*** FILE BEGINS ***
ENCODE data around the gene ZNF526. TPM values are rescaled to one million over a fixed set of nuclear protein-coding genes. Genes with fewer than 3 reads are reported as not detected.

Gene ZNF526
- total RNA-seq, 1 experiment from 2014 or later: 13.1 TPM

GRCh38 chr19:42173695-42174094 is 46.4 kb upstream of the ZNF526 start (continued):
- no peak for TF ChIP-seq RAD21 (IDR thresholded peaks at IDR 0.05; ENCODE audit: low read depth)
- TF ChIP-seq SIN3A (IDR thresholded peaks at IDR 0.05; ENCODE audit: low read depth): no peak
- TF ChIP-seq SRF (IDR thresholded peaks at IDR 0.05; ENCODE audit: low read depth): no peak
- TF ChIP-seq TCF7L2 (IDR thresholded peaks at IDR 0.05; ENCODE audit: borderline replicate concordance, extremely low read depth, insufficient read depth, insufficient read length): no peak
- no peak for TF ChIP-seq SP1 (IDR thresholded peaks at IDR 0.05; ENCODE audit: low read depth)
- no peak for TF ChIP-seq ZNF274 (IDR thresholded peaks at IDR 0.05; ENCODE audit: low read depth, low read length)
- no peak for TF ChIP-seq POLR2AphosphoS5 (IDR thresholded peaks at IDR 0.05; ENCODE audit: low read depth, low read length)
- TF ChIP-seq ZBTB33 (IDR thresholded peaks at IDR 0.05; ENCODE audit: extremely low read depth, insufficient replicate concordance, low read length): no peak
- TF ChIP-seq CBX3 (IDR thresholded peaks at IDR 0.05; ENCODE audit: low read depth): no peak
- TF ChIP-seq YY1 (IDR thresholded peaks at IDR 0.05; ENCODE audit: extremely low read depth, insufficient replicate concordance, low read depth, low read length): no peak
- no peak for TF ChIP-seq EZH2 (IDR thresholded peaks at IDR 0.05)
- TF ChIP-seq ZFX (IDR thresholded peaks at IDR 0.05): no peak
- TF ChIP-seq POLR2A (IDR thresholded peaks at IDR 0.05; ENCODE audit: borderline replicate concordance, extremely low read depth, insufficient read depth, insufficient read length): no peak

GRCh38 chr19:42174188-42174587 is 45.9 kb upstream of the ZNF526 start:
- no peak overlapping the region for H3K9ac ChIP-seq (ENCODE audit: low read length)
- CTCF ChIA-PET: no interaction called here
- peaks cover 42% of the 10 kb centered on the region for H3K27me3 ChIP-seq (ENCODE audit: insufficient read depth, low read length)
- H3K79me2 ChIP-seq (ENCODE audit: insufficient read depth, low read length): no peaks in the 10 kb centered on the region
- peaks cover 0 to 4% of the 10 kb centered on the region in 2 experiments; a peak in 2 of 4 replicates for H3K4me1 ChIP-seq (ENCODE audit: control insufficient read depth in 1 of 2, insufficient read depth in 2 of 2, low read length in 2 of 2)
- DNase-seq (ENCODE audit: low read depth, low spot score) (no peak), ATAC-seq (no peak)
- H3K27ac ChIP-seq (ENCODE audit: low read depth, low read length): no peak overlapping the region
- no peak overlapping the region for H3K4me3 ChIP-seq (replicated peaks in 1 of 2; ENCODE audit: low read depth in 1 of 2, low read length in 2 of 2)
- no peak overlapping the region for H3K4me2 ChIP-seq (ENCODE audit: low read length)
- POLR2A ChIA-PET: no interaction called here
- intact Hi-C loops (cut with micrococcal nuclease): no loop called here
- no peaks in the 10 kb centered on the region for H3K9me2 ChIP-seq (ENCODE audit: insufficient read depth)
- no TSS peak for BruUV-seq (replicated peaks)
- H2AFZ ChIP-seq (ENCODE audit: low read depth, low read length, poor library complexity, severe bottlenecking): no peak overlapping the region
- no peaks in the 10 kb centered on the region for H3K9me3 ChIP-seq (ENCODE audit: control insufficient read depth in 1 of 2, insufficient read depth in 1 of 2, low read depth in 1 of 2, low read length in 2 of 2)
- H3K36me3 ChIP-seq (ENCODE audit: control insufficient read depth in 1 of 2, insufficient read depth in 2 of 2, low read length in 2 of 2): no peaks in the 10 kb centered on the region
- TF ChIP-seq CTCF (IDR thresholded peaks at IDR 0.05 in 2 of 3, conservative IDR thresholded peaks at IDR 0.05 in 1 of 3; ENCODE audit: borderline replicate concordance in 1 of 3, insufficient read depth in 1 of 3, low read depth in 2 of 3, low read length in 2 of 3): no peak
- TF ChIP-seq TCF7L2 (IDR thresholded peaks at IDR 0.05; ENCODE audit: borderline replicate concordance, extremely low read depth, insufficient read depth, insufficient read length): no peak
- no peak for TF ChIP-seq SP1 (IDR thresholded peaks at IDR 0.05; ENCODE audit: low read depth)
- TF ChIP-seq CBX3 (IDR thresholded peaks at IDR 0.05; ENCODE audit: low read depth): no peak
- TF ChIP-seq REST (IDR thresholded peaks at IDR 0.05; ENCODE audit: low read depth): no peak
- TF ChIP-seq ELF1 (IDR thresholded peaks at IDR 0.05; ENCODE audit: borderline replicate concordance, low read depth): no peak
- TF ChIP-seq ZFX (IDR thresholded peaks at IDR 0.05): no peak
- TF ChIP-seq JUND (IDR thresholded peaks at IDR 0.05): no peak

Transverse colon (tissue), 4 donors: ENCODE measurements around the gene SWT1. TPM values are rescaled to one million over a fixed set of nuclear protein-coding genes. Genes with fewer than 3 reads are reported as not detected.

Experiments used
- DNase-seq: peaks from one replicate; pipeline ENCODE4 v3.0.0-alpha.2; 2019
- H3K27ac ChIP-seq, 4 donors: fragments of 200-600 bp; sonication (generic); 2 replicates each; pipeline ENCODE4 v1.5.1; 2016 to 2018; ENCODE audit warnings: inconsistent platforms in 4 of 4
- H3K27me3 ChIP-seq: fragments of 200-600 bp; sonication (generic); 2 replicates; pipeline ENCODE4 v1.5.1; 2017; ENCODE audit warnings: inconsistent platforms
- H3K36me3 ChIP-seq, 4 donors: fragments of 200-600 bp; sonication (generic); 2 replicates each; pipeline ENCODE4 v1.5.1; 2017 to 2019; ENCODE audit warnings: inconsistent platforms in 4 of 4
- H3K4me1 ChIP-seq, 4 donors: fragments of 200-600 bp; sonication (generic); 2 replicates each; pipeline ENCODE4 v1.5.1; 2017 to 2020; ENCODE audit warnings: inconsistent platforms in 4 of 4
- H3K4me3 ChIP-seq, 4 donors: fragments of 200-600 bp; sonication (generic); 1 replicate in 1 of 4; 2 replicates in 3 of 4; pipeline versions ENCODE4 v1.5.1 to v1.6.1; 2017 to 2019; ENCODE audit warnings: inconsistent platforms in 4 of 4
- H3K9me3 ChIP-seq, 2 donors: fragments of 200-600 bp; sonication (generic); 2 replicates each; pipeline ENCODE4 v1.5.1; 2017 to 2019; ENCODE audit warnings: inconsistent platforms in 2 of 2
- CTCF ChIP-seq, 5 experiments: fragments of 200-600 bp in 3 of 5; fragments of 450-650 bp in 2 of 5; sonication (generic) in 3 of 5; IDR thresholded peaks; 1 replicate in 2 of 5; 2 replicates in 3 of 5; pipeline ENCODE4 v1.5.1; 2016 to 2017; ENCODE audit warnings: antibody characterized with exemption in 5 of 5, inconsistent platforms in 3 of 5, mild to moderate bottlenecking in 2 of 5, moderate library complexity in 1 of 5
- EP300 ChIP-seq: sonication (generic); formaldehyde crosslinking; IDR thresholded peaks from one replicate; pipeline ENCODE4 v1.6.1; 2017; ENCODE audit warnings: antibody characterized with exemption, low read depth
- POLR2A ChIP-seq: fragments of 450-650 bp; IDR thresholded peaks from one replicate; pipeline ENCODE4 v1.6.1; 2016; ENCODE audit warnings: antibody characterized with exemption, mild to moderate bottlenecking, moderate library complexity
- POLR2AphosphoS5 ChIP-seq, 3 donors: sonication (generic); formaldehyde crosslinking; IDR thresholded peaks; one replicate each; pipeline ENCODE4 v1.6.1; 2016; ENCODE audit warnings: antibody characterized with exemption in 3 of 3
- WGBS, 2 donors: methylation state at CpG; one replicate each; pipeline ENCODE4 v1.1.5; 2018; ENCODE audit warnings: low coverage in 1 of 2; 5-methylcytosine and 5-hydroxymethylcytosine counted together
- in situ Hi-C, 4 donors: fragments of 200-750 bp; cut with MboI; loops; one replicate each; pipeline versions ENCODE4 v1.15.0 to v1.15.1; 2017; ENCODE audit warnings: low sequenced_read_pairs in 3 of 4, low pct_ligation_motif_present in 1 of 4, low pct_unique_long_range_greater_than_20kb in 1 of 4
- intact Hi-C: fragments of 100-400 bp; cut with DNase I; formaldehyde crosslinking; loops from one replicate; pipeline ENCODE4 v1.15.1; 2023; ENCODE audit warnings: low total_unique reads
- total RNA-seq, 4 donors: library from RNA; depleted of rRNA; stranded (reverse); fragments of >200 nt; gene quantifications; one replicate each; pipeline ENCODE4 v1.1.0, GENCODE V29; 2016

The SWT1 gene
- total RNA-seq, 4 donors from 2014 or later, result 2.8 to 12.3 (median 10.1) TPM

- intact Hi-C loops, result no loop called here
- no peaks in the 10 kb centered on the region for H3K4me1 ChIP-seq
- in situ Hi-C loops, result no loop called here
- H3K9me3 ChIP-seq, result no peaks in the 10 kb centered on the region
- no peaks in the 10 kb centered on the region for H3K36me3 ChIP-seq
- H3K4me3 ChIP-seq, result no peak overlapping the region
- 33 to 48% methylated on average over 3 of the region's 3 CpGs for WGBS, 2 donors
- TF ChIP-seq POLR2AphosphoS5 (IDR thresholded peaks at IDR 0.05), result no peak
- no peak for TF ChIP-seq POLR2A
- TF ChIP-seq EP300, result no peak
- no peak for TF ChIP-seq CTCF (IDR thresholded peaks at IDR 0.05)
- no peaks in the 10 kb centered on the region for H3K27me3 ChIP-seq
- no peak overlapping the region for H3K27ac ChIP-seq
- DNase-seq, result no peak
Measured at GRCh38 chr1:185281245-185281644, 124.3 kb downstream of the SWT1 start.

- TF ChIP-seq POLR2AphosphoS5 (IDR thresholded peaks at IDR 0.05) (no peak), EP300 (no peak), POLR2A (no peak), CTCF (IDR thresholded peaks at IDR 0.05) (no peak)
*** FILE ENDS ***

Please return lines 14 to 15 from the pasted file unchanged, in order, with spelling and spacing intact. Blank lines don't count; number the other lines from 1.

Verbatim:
- TF ChIP-seq YY1 (IDR thresholded peaks at IDR 0.05; ENCODE audit: extremely low read depth, insufficient replicate concordance, low read depth, low read length): no peak
- no peak for TF ChIP-seq EZH2 (IDR thresholded peaks at IDR 0.05)